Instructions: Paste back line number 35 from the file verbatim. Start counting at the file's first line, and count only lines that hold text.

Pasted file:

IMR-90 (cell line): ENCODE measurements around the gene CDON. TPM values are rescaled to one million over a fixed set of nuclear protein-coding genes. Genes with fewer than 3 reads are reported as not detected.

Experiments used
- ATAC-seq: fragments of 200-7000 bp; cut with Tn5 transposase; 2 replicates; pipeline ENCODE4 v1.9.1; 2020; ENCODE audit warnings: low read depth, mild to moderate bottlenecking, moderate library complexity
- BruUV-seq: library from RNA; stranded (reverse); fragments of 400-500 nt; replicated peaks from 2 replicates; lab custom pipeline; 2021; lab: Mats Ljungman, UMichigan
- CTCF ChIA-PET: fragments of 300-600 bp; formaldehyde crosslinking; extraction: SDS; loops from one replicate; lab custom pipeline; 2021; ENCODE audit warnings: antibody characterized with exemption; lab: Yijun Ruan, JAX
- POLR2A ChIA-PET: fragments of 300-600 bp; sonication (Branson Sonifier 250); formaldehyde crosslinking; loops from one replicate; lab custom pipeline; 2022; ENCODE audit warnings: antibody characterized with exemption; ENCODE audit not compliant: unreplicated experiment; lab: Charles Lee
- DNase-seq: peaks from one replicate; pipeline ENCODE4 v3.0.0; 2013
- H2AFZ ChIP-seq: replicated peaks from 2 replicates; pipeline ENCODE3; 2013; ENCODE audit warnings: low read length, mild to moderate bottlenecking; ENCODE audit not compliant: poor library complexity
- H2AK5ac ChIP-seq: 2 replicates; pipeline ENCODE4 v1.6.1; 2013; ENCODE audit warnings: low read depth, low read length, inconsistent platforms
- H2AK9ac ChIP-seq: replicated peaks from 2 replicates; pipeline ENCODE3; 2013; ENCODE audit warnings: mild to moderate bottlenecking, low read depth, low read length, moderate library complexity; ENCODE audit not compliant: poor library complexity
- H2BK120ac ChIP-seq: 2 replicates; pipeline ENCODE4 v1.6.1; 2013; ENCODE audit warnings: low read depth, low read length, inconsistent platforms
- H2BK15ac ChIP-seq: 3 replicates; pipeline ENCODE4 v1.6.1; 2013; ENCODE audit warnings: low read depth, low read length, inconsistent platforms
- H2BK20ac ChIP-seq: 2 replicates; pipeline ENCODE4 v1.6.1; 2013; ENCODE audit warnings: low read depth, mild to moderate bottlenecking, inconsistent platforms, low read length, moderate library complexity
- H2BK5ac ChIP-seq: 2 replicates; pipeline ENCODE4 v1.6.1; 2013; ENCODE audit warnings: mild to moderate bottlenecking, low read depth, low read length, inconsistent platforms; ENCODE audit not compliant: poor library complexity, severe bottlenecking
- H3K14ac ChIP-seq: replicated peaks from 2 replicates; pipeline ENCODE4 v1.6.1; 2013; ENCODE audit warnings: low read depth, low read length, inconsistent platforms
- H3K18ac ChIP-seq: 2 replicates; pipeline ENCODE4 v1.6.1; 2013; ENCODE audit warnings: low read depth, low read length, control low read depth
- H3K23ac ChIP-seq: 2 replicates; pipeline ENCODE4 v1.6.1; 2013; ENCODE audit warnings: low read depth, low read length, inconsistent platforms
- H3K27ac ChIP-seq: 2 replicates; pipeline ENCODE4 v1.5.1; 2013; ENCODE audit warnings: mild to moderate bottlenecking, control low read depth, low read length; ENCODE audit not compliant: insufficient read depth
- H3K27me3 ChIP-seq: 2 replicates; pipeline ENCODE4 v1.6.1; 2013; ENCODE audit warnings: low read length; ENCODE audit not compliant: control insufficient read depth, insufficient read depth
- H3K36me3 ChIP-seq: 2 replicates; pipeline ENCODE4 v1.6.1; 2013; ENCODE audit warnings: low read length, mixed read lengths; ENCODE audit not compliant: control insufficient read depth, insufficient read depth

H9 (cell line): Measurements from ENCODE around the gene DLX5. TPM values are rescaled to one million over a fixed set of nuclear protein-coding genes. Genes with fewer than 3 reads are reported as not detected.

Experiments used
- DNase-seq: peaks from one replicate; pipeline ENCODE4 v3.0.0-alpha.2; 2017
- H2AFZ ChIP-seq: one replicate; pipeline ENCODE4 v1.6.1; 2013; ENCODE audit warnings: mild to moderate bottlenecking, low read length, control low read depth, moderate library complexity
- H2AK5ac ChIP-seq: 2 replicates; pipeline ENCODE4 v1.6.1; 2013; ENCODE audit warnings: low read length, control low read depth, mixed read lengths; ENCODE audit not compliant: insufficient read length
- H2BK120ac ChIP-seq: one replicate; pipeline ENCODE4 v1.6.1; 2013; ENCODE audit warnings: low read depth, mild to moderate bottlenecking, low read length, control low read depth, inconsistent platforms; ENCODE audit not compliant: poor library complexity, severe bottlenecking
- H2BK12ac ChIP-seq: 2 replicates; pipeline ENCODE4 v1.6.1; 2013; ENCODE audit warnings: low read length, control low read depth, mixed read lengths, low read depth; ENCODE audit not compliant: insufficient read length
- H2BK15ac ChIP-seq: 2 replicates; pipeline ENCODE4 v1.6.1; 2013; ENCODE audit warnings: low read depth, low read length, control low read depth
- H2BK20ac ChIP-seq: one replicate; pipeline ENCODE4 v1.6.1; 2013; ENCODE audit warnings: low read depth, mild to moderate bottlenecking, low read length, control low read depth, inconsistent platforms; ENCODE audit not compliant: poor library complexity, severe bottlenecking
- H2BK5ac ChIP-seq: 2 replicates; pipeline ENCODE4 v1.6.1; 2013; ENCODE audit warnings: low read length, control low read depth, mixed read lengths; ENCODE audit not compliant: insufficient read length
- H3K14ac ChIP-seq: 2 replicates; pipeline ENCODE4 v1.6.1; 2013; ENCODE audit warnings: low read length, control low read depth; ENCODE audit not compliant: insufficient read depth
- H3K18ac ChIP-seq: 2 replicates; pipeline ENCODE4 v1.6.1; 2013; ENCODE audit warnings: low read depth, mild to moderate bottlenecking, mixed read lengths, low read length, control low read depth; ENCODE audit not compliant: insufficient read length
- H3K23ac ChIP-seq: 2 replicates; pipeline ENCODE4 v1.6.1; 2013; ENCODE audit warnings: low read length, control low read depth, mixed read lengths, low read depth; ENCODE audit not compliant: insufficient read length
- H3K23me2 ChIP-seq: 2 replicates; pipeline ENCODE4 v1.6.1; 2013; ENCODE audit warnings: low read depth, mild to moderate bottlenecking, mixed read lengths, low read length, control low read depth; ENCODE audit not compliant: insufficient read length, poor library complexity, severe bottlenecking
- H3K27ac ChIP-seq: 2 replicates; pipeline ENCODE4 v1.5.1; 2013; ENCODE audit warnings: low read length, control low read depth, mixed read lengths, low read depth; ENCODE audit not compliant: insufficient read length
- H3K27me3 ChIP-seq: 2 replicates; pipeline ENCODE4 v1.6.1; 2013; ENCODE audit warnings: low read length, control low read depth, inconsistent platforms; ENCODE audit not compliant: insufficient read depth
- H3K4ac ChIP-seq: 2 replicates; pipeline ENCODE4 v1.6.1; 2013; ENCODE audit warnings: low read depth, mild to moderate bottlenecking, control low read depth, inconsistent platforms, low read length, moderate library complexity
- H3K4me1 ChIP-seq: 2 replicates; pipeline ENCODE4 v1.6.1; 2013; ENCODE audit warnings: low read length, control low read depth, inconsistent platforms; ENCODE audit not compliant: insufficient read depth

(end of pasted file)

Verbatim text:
- H3K27ac ChIP-seq: 2 replicates; pipeline ENCODE4 v1.5.1; 2013; ENCODE audit warnings: low read length, control low read depth, mixed read lengths, low read depth; ENCODE audit not compliant: insufficient read length